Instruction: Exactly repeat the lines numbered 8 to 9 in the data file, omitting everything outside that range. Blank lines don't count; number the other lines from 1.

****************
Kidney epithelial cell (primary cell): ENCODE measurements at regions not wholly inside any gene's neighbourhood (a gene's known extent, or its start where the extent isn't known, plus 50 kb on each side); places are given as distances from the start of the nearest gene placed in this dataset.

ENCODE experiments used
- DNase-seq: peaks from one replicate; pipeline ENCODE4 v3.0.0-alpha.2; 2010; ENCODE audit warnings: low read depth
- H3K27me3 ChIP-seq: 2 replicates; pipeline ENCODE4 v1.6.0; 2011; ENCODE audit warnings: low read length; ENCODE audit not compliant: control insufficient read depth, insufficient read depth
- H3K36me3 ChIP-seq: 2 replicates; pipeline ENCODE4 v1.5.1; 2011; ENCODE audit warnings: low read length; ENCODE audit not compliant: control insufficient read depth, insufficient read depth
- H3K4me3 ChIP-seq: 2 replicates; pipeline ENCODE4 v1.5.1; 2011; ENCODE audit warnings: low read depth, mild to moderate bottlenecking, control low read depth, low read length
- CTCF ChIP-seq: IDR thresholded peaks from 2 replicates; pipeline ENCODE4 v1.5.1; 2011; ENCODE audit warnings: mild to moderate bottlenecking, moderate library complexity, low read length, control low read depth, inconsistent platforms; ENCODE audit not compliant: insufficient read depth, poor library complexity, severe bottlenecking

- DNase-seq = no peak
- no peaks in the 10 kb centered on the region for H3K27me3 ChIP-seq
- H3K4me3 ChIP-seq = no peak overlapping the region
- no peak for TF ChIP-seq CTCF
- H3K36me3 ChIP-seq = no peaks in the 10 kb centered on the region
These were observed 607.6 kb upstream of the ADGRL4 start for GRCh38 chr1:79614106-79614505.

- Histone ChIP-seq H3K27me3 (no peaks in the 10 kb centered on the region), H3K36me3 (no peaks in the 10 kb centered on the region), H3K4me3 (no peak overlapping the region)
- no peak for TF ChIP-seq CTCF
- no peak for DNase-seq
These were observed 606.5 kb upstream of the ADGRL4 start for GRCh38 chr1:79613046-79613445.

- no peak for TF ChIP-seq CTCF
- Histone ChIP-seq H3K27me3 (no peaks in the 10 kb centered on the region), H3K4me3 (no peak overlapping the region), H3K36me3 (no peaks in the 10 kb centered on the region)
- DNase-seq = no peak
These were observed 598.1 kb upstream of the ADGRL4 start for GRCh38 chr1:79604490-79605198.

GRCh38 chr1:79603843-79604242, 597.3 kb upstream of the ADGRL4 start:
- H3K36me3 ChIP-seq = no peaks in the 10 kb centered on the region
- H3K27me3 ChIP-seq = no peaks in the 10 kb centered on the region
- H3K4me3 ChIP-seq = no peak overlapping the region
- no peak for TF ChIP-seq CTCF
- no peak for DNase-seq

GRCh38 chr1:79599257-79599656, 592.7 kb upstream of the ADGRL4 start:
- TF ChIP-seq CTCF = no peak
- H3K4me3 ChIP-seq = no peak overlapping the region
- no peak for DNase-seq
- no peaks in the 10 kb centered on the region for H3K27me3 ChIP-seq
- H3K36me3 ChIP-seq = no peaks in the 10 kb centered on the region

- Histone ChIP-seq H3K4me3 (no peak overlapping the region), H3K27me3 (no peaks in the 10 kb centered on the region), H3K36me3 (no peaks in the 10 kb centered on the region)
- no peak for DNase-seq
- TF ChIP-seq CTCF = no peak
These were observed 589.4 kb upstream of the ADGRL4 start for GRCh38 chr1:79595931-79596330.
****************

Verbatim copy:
- DNase-seq = no peak
- no peaks in the 10 kb centered on the region for H3K27me3 ChIP-seq